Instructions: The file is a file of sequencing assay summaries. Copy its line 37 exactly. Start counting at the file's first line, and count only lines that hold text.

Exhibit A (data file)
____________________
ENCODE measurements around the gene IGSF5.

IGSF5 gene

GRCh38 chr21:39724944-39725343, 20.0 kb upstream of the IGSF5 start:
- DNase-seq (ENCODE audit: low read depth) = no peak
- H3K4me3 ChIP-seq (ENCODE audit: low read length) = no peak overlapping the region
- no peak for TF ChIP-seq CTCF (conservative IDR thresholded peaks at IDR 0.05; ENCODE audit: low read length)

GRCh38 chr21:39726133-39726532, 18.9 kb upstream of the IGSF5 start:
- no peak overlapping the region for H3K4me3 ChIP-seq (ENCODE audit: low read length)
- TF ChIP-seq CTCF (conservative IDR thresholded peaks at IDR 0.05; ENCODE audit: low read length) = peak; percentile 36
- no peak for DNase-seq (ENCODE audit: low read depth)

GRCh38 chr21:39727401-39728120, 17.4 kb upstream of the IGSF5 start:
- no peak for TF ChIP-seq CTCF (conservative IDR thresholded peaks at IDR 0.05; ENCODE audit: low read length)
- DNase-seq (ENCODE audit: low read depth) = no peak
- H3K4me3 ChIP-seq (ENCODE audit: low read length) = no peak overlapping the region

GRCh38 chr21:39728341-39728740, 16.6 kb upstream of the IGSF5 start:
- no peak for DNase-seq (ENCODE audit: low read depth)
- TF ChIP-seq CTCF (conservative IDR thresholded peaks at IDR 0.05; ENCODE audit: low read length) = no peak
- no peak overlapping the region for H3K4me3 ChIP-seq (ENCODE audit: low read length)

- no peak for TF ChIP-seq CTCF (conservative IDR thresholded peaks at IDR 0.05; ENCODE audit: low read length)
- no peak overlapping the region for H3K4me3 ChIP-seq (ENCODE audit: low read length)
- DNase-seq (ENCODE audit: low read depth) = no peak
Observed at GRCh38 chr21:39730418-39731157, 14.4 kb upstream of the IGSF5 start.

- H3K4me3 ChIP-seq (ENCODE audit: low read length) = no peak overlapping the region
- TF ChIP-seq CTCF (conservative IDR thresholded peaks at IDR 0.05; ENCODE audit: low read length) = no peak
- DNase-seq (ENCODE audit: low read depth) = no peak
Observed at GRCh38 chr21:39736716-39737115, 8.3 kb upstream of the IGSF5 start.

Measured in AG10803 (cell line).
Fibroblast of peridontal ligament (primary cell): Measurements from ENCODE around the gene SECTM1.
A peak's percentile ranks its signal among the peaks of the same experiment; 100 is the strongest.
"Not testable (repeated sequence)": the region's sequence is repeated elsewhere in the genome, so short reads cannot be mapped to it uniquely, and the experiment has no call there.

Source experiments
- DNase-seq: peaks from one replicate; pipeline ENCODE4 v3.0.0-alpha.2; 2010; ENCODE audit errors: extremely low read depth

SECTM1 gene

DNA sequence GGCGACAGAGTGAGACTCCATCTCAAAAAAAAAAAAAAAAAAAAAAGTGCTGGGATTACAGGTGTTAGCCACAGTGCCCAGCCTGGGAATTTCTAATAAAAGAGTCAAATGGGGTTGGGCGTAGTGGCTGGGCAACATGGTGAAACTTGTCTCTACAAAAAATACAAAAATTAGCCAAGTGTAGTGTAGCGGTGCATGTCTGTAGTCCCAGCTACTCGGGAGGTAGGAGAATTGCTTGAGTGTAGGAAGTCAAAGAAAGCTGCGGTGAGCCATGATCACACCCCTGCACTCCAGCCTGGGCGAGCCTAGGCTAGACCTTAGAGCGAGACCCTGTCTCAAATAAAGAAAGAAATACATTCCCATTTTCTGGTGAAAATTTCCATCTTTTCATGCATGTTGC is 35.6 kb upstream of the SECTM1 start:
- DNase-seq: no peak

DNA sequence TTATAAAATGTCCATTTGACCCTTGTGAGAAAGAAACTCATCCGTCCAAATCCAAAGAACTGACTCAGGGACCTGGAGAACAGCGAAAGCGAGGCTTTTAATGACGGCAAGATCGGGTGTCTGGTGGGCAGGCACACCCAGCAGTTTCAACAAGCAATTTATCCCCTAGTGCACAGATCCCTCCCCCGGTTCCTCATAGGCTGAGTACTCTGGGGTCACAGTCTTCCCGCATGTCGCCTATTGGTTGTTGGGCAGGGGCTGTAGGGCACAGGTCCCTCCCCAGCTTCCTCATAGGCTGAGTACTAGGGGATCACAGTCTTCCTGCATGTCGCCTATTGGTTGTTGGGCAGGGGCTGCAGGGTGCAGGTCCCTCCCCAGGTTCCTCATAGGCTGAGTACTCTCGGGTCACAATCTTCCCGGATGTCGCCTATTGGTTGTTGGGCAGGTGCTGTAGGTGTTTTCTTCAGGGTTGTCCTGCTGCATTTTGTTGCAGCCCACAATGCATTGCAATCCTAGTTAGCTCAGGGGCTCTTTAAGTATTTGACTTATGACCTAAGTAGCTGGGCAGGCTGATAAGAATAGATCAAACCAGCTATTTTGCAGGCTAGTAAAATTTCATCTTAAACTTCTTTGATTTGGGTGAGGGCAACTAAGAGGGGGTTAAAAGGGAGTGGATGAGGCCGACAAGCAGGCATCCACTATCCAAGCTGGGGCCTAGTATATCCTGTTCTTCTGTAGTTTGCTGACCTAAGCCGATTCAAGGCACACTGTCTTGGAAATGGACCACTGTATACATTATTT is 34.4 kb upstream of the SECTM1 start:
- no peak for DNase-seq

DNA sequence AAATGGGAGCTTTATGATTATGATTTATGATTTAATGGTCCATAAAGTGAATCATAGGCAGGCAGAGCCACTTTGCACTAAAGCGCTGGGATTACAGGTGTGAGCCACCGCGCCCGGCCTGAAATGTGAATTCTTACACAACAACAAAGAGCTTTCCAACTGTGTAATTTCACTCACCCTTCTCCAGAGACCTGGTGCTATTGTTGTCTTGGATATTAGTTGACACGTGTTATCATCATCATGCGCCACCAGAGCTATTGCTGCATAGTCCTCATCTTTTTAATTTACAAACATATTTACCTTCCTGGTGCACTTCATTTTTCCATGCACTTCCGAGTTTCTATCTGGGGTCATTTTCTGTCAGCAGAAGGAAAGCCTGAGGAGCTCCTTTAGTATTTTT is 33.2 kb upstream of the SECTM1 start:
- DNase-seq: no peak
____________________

- no peak for DNase-seq